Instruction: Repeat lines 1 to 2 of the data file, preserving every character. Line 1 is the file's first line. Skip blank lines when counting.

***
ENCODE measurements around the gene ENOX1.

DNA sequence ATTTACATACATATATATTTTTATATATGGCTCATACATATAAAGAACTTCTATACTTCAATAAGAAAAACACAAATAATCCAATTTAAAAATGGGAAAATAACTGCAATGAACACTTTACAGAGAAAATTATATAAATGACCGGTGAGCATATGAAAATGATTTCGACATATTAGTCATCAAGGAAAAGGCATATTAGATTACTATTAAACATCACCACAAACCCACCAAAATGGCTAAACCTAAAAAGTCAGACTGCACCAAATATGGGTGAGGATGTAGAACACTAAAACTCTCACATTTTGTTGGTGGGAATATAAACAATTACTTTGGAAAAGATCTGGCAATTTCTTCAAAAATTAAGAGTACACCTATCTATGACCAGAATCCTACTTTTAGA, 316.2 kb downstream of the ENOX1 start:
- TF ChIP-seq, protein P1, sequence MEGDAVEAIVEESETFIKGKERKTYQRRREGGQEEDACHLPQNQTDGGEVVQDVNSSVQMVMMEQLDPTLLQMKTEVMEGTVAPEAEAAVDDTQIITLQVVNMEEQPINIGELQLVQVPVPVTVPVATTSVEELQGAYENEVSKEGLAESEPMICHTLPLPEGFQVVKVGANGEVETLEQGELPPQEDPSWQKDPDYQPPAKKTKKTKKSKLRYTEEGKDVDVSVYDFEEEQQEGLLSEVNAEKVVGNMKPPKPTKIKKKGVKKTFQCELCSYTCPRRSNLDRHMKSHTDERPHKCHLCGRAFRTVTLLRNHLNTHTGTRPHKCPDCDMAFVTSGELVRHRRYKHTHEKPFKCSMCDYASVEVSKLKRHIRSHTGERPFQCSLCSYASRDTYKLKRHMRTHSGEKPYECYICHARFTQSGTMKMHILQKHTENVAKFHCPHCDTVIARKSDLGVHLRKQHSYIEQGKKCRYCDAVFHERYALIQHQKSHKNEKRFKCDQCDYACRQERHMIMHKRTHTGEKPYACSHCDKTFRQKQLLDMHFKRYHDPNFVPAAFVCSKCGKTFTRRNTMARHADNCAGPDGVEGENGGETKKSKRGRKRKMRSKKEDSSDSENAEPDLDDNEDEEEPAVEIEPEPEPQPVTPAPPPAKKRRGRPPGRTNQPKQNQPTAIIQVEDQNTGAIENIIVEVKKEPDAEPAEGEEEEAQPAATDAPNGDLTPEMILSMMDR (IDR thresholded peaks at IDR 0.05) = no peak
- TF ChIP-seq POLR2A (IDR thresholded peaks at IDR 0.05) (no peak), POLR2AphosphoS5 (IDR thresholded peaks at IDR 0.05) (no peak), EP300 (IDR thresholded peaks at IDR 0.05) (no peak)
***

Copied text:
ENCODE measurements around the gene ENOX1.

DNA sequence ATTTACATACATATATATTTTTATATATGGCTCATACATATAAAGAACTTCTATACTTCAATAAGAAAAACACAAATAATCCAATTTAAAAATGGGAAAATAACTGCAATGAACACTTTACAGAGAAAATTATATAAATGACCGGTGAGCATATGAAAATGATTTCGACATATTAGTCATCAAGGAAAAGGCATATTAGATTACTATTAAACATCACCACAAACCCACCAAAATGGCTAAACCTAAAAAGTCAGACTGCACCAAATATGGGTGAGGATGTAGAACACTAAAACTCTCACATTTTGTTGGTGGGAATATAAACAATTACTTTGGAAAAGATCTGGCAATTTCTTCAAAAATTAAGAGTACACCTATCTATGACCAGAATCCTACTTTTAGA, 316.2 kb downstream of the ENOX1 start: